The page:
Horrifying footage of the burning Amazon rainforest this summer shocked us all. It’s become clearer than ever that as the climate emergency deepens, protecting our forests is critical.
Yet, so often, the coffee we drink and the food we consume is born from this reckless destruction of forests.
Between 2001 and 2015, nearly 75 million hectares of tree cover was destroyed. The main driver? The production of commodities such as soy and palm oil.
And in the Amazon alone, we know that an epic 80% of current destruction is driven by the cattle sector, where rainforest is deliberately cleared so that cows can be reared in its place. There are approximately 85 million cowsin the Brazilian Amazon, or around four cows per inhabitant in the region.
This new beef boom is a major threat to this climate-critical forest and carbon sink. As companies and investors look to exploit land for profit, not only are tropical trees which have stood for centuries destroyed, but homes and livelihoods of indigenous communities and land and environmental defenders damaged.
Just a few weeks ago, I visited the Amazonian state of Pará, in Brazil, where I witnessed first-hand how companies could be doing more to curb deforestation, as they drive to make profit at any cost.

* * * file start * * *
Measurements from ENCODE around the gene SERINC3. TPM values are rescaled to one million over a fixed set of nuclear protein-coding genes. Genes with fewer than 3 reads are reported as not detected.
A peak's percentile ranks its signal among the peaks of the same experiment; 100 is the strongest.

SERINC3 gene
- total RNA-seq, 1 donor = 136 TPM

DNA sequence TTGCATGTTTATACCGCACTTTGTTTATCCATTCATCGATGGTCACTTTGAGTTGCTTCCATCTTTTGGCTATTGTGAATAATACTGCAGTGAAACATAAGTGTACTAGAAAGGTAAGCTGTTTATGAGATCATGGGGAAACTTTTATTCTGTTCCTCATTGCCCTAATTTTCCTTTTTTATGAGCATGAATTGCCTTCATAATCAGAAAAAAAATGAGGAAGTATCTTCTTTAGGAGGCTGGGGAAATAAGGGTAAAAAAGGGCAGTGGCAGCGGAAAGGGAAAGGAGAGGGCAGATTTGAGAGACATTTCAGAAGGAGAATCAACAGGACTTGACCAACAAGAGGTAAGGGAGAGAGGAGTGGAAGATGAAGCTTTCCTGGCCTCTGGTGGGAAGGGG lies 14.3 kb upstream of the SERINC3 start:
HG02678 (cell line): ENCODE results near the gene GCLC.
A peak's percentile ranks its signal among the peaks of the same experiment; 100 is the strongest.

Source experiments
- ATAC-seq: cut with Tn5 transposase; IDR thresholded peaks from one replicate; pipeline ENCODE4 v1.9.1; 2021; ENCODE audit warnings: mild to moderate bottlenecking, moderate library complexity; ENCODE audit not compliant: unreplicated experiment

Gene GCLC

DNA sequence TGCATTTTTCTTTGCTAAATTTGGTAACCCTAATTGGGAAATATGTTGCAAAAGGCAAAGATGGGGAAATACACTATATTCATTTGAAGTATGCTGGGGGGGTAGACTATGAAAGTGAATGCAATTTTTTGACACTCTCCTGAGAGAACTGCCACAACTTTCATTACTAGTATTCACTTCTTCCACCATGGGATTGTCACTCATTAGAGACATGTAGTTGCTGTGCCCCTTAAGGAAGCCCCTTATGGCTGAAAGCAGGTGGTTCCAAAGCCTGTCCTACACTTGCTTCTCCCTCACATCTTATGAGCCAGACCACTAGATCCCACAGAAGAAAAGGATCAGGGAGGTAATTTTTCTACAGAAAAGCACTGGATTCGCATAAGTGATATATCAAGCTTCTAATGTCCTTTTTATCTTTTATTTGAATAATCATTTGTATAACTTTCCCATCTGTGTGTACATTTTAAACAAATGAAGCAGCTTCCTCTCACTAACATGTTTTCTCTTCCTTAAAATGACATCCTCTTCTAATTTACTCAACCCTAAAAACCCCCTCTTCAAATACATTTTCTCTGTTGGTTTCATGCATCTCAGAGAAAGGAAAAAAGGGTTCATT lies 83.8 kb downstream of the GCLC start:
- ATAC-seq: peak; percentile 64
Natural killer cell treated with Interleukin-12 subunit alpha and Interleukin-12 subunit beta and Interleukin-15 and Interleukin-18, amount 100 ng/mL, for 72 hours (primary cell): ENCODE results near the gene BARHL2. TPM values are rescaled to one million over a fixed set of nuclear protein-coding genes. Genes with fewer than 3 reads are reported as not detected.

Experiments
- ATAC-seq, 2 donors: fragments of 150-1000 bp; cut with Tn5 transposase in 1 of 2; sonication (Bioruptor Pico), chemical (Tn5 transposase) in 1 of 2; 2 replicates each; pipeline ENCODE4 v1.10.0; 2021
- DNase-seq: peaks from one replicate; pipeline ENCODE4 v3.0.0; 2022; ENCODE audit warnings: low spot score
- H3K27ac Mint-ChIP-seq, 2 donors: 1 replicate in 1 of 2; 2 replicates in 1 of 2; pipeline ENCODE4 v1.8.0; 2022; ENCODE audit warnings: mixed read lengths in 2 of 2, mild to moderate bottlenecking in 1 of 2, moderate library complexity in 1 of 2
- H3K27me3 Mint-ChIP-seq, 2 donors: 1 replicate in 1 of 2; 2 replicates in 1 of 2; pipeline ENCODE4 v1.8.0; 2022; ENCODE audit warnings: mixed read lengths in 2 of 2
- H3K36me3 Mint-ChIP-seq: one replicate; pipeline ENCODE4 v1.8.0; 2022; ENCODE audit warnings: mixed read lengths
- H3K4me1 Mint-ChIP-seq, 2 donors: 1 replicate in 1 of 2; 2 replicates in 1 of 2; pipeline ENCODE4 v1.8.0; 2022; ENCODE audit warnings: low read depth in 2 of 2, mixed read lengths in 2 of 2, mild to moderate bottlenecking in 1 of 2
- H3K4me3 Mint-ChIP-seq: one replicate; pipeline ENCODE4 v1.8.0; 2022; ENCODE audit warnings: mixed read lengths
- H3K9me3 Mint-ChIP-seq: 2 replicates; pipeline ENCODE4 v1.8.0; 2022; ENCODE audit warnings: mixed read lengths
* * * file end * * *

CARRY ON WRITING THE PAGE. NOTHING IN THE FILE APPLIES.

I attended a high level meeting organized by the Federal Prosecutor’s Office where the authorities made clear: there isn’t one single company buying cattle from the Brazilian Amazon that is able to affirm their supply chain is deforestation free.
This includes major beef traders like JBS S.A., Marfrig Global Foods and Minerva Foods, who account for more than 45% of the Brazilian Amazon’s cattle-slaughtering capacity.
All three have committed to measures that should help protect the forest. Yet their supply chain is tainted by deforestation, repeatedly exposed by Brazilian civil society, and now confirmed by the Federal Prosecutor’s Office.
This is a shocking revelation: that much of the beef exported out of Brazil or traded within it carries the real risk of Amazon destruction and environmental harm.
Yet, despite this, JBS, Marfrig and Minerva have been supported by some of the most famous names in finance, including Black Rock, Deutsche Bank and Bank of America – all of whom failed to ask enough questions and impose strict conditions about their exposure to deforestation.
In September, 244 other investors signed a statement calling on firms to protect the Amazon. Interestingly, these investors may soon face their first test – as the Brazilian Development Bank (BNDES) looks ready to sell a significant part of its shares in both JBS and Marfrig.
At this key moment in which financiers have the power to influence the activities of these companies so heavily linked to rampant deforestation, Global Witness needs your support.
We’re working hard to follow the money behind the climate crisis – and we need your help to hold financiers and the governments that regulate them to account.